Controlling Summer Annual Grasses in Forages

Controlling Summer Annual Grasses in Forages

The use of trade names or products does not indicate the promotion of products, these are strictly used for educational purposes. Information has been adapted from the 2021 Guide for Weed, Disease, and Insect Management in Nebraska.

Summer annual grasses are tough weeds to deal with, especially in perennial systems like pasture or hay fields. They can take advantage of the smallest opportunity to invade and, once established, are hard to control. Summer annual grasses also have a larger impact at reducing hay quality compared to broadleaf weeds. Proper management requires the right timing and patience.

Species like foxtail, sandbur and crabgrass are annuals that often emerge after perennials, grow fast and quickly set seed. This life cycle can make control difficult. In many circumstances, cultural practices like timing of hay harvest or grazing management may offer the most cost, and control, effective option. If herbicide control is decided upon, there are a few options to choose from.

Alfalfa Only

In Roundup Ready® alfalfa stands, treatment is pretty straight forward, by using an alfalfa approved glyphosate product. Label guidelines do recommend treating before weeds exceed 6” in height. It is important to make applications before the alfalfa canopy begins interfering with spray coverage.

Straight alfalfa stands may use grass selective products like Select® or Poast®. Recommended weed height will vary depending on product, target and rate, so be sure to follow the label recommendations.

Pursuit® and Warrant® may be an option to consider for added broadleaf control. Warrant® is labeled as a pre-emergent option only and will have limited impact on established grasses, while Pursuit® is labeled for both pre- and post-emergent applications. The Pursuit® label does not list sandbur as a controlled species in alfalfa. As with Roundup®, canopy cover can interfere with spray distribution, so applications following harvest are recommended.

Another option may be Gramoxone®. Paraquat herbicides like Gramoxone® are non-selective, burn down products, so any green plant material will be damaged. However, if used immediately following harvest when alfalfa regrowth is limited, you may get control of annual species with a minimal yield reduction.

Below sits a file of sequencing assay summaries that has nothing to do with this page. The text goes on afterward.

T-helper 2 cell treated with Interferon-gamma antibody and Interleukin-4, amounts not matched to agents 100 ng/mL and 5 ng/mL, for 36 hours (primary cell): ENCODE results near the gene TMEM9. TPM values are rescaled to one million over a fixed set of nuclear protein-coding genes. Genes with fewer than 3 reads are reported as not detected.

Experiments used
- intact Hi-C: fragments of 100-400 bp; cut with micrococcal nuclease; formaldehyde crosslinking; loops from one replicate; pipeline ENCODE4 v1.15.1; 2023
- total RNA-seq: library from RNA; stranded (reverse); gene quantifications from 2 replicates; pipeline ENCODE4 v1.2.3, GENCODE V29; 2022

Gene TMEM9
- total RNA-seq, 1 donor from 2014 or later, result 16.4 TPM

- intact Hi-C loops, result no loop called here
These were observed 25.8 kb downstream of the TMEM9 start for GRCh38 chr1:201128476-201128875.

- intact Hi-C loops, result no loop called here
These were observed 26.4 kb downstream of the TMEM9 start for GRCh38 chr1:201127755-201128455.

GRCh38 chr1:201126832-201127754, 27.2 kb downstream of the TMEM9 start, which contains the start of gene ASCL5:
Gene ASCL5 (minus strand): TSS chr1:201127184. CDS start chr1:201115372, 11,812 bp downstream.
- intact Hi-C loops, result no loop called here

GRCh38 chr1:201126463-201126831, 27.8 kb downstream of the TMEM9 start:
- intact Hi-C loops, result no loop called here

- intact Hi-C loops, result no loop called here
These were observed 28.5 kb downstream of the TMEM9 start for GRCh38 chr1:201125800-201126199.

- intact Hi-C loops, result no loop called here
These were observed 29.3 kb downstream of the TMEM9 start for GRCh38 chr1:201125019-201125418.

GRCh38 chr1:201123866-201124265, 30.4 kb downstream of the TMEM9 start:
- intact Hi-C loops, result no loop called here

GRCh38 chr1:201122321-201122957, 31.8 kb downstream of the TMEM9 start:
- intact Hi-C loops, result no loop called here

Alfalfa/Grass Mixes

Prowl H20® is labeled for alfalfa and both perennial cool and warm-season grass hay. Therefore, Prowl H20® can be used in mixed, alfalfa/grass hay fields. Prowl H20® should be applied similar to Warrant®, pre-weed-emergence in established hay fields. Pursuit® can also be used in mixed alfalfa/grass hay fields, but the label warns that significant stunting to the perennial grass can occur. Potentially, stunting of the perennial grass may serve as a further opportunity for weed encroachment or reduce hay tonnage. The use of Pursuit® should be carefully considered in the mixed hay fields.

Timing herbicide applications in alfalfa can be tricky. No product will provide season-long weed control, so it is important to consider the timing of weed germination and haying restrictions before making an herbicide application. All alfalfa herbicides will provide better weed control if applied when both the hay crop and weeds are small. Generally, the best time to apply is after hay harvest, as soon as bales are removed and before significant hay regrowth occurs. Applying herbicides immediately after hay removal also will help meet haying restrictions (Table 1).

Table 1: Alfalfa post application harvest restriction (days) for several herbicide options.
Alfalfa Herbicides
GlyphosateProwl H20®Poast®Select®Warrant®Pursuit®
Harvest Restrictions (days) 5 14 14 15 20 30

If you plan to make an application following alfalfa, cutting, make sure the target weeds are at the appropriate soil temperature. Just like our seeded crops, annual grass weeds need certain sustained soil temperatures to begin germination (Table 2). You can monitor soil temperatures through CropWatch, or by placing a thermometer in your own field.

Table 2: Sustained soil temperatures for summer annual grass germination.
Soil Temperature (°F) 55°F 60°F 65°F

As with any pre-emergent herbicide, yearlong control may require more than one application. However, a second application may come into conflict with maximum annual application amounts, so be sure to check with the pesticide label before reapplying. 

Summer annual grasses in forage crops are not the easiest weed to deal with, but with the right product, a bit of patience and proper timing, it doesn’t have to be a problem we can’t control.

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